C APTURING THE FRIEDMANS (HBO Video 2004).
Shortly thereafter, the film cuts to an unidentifiable man lying in a shaded room, who has the following conversation with Jarecki:
Student: My parents put me in therapy right away. They put me in hypnosis and tried to recall facts that I had buried. And that's how I first came out, started talking about it. Just through, being hypnotized and everything. I recalled things that I would bury. I was able to talk about them.
Jarecki: For example, what would be something that you recall? Former Student: The actual first time I actually recalled that I was actually molested. Wow, I was actually molested, I can deal with it now. That was the first time.
Jarecki: And you recalled through hypnosis the first episode?
Former Student: Yes.
Jarecki: So tell me about that, if you remember.
Former Student: I don't remember much about it. It was just, it was so long ago. I just remember that I went through hypnosis, came out, and it was in my mind.
Id. After the anonymous person relays this information, the film displays text that reads, "This student's testimony led to 35 counts of sodomy." At this point, a reasonable viewer would have logically inferred that the anonymous speaker was an actual complainant, and would have been on notice that hypnosis may have been used on the children. Even if Petitioner was still unsure and wanted to connect the anonymous speaker to an actual complainant, Petitioner need only have referred to his Indictment to locate the complainant who accused Petitioner of thirty-five counts of sodomy.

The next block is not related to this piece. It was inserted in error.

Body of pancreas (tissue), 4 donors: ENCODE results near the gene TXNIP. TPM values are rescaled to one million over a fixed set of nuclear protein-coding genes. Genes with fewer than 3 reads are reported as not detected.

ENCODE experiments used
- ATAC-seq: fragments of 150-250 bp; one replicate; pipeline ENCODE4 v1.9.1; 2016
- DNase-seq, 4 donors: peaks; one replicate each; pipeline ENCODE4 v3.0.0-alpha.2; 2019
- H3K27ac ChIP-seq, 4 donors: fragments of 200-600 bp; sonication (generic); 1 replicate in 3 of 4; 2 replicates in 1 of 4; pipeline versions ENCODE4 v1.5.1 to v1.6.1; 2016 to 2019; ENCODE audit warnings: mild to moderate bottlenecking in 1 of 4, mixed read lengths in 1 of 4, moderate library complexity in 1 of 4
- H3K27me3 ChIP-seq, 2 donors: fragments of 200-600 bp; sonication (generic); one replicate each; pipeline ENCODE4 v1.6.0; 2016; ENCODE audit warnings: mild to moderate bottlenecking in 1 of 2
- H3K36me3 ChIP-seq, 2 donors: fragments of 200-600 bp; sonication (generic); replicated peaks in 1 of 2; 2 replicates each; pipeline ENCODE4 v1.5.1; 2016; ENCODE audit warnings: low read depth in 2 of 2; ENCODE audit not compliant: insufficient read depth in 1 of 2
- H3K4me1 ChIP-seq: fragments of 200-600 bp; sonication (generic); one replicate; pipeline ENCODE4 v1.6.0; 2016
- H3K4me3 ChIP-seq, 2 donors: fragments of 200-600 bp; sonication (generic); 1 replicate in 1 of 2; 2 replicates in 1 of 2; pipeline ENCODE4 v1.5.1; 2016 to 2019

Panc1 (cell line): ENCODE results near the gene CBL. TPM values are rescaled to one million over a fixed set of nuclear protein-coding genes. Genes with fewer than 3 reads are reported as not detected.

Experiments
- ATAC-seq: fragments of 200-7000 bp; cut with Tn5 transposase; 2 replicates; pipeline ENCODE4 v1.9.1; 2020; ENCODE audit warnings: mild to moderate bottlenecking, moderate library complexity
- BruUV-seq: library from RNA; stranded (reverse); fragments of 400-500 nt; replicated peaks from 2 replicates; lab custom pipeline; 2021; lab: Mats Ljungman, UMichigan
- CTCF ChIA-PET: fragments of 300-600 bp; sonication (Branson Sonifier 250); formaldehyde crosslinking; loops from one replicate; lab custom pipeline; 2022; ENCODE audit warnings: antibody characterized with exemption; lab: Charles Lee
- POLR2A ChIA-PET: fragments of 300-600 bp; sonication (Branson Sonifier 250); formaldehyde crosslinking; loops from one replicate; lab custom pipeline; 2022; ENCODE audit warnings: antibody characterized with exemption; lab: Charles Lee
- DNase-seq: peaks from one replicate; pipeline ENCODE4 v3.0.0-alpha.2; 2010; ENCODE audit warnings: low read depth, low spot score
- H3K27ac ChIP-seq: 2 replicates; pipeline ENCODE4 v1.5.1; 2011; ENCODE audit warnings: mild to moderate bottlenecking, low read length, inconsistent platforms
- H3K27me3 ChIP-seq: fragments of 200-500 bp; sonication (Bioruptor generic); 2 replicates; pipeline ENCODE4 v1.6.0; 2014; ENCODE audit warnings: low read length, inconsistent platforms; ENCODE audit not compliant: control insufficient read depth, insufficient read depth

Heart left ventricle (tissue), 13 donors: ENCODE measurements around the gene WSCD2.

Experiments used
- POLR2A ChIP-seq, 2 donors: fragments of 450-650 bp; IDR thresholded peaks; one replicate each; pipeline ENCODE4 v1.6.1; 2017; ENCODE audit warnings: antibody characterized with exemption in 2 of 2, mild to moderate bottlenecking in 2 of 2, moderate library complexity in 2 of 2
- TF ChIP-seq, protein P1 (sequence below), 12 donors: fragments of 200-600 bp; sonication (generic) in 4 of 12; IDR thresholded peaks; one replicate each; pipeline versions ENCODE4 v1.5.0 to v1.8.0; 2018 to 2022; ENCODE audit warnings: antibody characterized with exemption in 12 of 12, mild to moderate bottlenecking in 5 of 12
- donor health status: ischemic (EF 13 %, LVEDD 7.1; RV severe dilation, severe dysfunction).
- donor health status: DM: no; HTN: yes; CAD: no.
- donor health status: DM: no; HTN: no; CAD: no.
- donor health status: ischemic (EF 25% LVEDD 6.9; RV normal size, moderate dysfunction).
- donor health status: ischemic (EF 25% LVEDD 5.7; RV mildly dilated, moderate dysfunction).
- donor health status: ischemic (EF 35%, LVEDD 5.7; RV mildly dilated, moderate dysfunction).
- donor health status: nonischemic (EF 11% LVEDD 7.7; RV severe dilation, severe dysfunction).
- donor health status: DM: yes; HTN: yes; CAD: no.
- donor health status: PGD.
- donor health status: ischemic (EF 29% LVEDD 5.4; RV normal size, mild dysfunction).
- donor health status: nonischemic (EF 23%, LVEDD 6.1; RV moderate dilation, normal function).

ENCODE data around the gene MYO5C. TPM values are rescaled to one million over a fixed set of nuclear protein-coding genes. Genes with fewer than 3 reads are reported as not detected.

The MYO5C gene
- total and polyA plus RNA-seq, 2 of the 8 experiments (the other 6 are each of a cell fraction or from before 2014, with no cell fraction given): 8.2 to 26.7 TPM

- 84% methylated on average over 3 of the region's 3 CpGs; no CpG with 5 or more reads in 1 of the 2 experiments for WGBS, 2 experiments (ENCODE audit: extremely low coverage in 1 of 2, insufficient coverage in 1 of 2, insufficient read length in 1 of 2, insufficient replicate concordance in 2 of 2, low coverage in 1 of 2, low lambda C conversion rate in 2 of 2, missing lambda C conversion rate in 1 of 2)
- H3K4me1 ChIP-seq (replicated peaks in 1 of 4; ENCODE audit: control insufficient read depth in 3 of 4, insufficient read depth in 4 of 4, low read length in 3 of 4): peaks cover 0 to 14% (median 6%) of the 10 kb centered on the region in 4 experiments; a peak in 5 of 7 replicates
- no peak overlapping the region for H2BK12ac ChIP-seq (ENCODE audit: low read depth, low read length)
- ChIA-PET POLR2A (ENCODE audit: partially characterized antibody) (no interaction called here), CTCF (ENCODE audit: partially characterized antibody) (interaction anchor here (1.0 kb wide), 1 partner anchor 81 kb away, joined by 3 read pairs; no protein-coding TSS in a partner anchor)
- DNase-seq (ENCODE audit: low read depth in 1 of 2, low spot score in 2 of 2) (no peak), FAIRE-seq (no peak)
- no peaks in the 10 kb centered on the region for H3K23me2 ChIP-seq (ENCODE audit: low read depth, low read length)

Petitioner argues that he was not on notice because the man was "not under oath" and Petitioner did not know "if in fact he was a complainant." (Hearing at 7). However, the limitations period begins on the date on which petitioner was "on notice of the facts which would support a claim, not from the date on which the petitioner has in his possession evidence to support his claim." Clancy v. Phillips, No. 04-CV-4343, 2005 U.S. Dist. LEXIS 13179, at *14-15 (S.D.N.Y. June 30, 2005). The Jarecki materials did not alert Petitioner to a new claim; it merely confirmed that a former Complainant was hypnotized, and linked the Anonymous Complainant to a named Complainant, Gregory Doe. This evidence only strengthened a claim that Petitioner should have been on notice of after watching the film, and was not newly-discovered evidence for 2244(d)(1) purposes. See Flanagan v. Johnson, 154 F.3d 196, 198 (5th Cir. 1998) (holding that petitioner's recently obtained affidavit verifying that his trial counsel may not have informed Petitioner of his rights prior to trial was not newly-discovered evidence and "neither change[d] the character of [Petitioner's] pleaded due process claim nor provide[d] any new ground for [Petitioner's] federal habeas petition.); Youngblood v. Greiner, No. 97-CV-3289, 1998 U.S. Dist. LEXIS 16037, at *4, n.4 (S.D.N.Y. Oct. 8, 1998) (the limitations period for the factual predicate exception began when petitioner became aware of his claim of an illegal search and witness tampering, not from the moment petitioner received documentation affirming the witness tampering). Petitioner was on notice of his hypnosis claim from the moment he saw the film; he merely used the extra time to ascertain the actual identity of the man portrayed in the film, and to determine that the man was "in fact" a complainant.